New Material Absorbs Medicines to Combat Infection
By Katharine Webster
He’s already got patents on several anti-microbial additives for plastics, including one that prevents bacterial buildup inside dental tubing.
His latest project: designing dentures that can be infused with anti-fungal medications to treat denture-related stomatitis — inflamed, painful gums caused by a common yeast that builds up between the hard dentures and soft tissue. If left untreated, it can lead to open sores, systemic infection and even death.
Right now, some companies make dentures from material that incorporates an anti-fungal drug that is slowly released into the mouth. But after a few weeks, the drug is used up, and no more can be added. And drugs should only be given when they’re needed for an active infection, to prevent drug-resistant strains of yeast from developing, Sun says.
“Not everyone has a fungal infection, and if they have it, they don’t have it all the time,” he says.
So Sun took a different approach. He’s developed and patented a type of plastic that can absorb several different anti-fungal drugs or a combination of drugs. The drugs can be added if and when they’re needed, and once the stomatitis clears up, the dentures can be put in a quenching solution that neutralizes the drugs. The dentures also can be “recharged” with drugs if the infection recurs.
“We wanted a click-on, click-off feature,” he says. “Our strategy is to develop dentures without a drug. But if necessary, the dental appliance can be put into an anti-fungal solution, and it will bond with the medication and release it over time.”
His first patients will be veterans; because of combat conditions and injuries, as well as post-combat disabilities and higher rates of homelessness, they are more likely to wear dentures than civilians.
“A higher rate of disability can lead to poorer oral hygiene, which can lead to greater tooth loss and the need for dentures, particularly as they age,” Sun says.
Sun is working with Chih-Ko Yeh, a professor and geriatric dentist at the South Texas VA Health Care System who treats a large number of veterans with denture-related stomatitis. Together, they have received $1.5 million in grants from the National Institutes of Health and the Department of Veterans Affairs to pursue their research.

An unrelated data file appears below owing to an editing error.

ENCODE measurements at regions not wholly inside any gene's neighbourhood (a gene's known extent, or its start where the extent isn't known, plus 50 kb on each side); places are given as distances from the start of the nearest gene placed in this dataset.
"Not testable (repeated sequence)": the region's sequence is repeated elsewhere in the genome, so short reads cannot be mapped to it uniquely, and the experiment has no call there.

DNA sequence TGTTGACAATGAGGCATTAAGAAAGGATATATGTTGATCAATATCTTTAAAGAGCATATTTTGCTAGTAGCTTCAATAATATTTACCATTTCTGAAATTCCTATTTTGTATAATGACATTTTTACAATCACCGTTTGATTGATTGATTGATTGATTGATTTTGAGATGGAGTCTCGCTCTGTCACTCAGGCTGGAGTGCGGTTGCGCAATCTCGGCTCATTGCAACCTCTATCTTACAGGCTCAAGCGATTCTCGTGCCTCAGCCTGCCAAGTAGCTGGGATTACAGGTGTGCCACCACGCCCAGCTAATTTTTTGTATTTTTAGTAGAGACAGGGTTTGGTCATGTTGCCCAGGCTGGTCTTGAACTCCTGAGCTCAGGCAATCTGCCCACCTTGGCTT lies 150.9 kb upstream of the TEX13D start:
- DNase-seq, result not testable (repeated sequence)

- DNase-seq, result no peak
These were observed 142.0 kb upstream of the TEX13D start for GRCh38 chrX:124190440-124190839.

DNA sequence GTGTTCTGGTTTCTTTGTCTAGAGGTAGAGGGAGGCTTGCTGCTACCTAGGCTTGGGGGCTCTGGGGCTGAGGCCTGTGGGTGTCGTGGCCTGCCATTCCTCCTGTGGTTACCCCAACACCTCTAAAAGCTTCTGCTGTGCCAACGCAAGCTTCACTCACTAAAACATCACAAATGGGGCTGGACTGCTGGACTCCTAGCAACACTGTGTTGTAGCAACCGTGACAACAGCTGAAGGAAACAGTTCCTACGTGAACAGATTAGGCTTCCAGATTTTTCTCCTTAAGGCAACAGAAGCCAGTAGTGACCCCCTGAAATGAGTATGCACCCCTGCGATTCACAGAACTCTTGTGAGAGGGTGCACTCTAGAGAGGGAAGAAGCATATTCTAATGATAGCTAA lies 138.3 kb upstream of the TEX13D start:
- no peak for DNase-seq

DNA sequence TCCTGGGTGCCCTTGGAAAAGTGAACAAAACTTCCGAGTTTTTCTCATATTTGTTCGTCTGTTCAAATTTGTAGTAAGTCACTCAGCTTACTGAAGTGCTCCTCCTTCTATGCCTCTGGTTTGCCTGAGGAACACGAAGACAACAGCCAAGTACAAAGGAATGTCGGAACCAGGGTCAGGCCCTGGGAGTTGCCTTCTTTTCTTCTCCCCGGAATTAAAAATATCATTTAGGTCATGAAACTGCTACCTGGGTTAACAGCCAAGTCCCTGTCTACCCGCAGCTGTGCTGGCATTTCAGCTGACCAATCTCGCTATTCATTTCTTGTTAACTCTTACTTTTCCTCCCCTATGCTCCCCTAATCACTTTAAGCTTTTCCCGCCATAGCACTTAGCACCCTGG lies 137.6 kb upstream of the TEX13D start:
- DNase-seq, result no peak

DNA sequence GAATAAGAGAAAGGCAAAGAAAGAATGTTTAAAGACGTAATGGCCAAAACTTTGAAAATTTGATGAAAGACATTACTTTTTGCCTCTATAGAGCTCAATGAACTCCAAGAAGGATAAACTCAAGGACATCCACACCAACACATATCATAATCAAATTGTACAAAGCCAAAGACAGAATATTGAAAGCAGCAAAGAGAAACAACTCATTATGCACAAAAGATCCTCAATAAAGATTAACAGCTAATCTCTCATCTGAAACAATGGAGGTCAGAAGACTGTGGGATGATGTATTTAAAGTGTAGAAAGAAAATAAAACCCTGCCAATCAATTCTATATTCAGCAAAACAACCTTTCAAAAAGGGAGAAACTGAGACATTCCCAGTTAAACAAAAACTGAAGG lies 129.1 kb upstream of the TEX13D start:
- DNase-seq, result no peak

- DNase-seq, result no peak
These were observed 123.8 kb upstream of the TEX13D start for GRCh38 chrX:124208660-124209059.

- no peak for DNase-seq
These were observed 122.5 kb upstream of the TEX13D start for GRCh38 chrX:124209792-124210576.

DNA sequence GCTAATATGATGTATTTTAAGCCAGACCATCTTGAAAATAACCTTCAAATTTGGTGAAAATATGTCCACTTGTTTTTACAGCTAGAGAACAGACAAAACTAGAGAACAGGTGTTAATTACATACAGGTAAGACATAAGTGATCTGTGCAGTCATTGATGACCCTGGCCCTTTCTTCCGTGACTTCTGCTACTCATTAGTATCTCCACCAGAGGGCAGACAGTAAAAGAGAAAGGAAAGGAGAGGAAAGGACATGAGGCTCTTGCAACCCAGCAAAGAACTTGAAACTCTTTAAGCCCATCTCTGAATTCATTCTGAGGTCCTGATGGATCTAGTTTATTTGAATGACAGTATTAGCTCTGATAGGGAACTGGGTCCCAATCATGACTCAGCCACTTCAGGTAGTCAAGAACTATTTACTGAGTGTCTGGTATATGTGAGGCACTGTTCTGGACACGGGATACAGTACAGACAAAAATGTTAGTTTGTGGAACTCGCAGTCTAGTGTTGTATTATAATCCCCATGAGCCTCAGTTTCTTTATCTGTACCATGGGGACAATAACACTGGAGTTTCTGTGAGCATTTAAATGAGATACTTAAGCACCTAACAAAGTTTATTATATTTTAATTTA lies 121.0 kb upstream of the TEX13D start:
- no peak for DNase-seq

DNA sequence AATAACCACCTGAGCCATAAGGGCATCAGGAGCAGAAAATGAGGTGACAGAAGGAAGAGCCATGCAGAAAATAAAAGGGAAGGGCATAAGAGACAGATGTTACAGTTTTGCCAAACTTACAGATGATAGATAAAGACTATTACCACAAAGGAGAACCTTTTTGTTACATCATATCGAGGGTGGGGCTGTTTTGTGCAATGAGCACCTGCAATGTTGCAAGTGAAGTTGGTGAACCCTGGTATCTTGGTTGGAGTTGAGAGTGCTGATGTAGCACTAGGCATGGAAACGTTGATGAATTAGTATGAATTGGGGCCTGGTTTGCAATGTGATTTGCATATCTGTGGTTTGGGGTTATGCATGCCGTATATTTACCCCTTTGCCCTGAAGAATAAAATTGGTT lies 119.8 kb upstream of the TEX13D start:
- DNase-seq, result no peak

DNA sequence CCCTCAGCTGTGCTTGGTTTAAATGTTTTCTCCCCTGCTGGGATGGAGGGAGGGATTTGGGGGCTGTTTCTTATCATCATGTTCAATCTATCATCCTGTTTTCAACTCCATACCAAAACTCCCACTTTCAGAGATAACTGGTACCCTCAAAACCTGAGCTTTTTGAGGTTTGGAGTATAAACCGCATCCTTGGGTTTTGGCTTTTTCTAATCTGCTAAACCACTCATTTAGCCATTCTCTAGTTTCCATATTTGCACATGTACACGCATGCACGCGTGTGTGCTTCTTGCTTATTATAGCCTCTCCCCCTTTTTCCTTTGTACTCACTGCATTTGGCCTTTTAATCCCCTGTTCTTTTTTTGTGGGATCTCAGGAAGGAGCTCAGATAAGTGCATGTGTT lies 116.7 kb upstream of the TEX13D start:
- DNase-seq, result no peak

The next step? Manufacturing dentures using the patented plastic on the part that fits over the gums, and then trying them with patients. Sun hopes to be ready for clinical trials within five years and to win U.S. Food and Drug Administration approval soon afterward.
The project grew out of his earlier collaboration with Nuala Porteous, an associate professor in the School of Dentistry at the University of Texas Health Science Center at San Antonio. The pair had worked on dental tubing that absorbs an anti-microbial solution — and can be flushed and recharged periodically with more of the solution. The tubing resists the buildup of biofilm, a coating of microbes like the slimy film on your dog’s refilled, but unwashed, water bowl.
“She invited me to give a presentation there,” he says. “Afterward, a lot of dentists approached me and asked if I could apply it to other devices.”
When he started to study dentures, he realized he needed to collaborate with someone with expertise in fungal infections of the mouth, and Porteous recommended Yeh.
Sun is also working on an anti-microbial filling material for cavities — and another dental project he’s not ready to discuss. He’s helped develop anti-microbial fabric and paint, collaborating with faculty at UMass Lowell and elsewhere. It’s all part of his battle against preventable infections, and his weapons include a background in polymer chemistry and biomedical engineering.
“We’re developing new biomaterials and strategies to counter biofilms and microbes,” he says.
Since the human mouth is a sewer, it’s a great place to start.